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Electronic Wills At Our Fingertips: Should They Be Admitted to Probate?



by Kyle B. Gee
Spieth, Bell, McCurdy & Newell Co., L.P.A. - Cleveland Office

February 14, 2014

Previously published by Cleveland Metropolitan Bar Association Journal on December 2013

In 2013, an Ohio court admitted to probate an electronic will handwritten and signed on a tablet computer. The testator was hospitalized and "did not have any paper or pencil," wrote the Court. Other jurisdictions have faced similar questions when presented with testamentary documents in electronic format and unusual circumstances. By use of real examples, this article illustrates the tension between strict adherence to historical (and statutory) will execution formalities, and the practical realities of living in the modern digital era, in which more than one-third of adult Americans own a tablet computer.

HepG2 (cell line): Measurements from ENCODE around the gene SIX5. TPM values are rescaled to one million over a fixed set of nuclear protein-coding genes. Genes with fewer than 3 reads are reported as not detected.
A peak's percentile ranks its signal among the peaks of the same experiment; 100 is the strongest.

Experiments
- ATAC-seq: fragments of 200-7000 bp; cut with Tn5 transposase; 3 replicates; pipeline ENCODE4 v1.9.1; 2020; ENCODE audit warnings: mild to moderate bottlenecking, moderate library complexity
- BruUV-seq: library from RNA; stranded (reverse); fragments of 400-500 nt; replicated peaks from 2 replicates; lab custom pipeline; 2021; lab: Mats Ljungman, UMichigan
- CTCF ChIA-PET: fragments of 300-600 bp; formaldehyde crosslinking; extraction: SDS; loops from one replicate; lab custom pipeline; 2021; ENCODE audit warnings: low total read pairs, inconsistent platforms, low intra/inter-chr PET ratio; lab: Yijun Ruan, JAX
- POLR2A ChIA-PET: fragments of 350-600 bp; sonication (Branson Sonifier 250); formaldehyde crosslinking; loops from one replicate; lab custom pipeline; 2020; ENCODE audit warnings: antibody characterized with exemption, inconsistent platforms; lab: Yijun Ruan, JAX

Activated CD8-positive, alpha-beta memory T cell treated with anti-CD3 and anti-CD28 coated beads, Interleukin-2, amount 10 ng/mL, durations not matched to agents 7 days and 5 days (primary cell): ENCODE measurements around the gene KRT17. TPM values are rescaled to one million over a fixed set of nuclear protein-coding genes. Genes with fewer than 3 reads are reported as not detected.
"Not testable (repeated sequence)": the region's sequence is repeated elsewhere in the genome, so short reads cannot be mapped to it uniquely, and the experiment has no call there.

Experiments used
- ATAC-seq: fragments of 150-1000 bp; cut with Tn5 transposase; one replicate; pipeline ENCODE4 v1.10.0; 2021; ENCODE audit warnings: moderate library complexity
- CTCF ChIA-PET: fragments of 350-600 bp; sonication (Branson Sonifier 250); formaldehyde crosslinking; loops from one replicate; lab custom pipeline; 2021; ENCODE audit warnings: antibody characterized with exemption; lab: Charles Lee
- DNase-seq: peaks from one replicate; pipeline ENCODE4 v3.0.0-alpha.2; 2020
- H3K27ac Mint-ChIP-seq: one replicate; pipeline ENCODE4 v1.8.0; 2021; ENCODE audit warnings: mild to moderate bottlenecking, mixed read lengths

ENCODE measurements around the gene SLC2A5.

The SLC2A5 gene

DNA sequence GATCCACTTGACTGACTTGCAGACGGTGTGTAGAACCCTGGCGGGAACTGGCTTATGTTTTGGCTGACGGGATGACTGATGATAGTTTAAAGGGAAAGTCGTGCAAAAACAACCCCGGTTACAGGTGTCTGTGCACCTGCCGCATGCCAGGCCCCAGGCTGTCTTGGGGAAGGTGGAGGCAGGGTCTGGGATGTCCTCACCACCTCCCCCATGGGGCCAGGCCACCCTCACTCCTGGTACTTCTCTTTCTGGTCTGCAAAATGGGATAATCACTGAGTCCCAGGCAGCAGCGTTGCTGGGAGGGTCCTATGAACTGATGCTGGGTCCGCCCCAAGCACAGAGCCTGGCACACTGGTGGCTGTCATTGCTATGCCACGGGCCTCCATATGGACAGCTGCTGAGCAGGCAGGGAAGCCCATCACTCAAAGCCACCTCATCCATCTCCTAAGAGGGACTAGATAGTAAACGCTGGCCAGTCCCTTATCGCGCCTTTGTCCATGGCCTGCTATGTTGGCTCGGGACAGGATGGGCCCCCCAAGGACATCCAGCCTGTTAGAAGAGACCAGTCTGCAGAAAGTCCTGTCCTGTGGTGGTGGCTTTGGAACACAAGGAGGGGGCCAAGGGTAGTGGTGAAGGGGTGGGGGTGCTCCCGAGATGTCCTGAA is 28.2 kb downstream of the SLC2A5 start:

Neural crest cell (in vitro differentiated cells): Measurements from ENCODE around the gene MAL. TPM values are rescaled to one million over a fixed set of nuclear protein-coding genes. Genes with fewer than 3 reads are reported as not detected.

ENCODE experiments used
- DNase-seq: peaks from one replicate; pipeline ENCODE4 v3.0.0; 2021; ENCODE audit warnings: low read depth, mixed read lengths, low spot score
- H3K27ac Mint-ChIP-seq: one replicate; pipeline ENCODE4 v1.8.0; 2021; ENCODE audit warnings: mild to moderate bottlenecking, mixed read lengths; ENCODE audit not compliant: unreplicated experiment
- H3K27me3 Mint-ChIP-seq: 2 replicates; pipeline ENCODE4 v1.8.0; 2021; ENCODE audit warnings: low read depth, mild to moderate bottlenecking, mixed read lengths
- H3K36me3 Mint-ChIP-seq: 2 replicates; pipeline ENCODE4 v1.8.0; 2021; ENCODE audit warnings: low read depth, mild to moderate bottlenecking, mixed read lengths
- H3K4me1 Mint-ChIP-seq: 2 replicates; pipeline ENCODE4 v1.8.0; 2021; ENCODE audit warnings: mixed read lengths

The views expressed in this document are solely the views of the author and not Martindale-Hubbell. This document is intended for informational purposes only and is not legal advice or a substitute for consultation with a licensed legal professional in a particular case or circumstance.
 

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Author
 
Kyle B. Gee
Practice Area
 
Trusts & Estates
 
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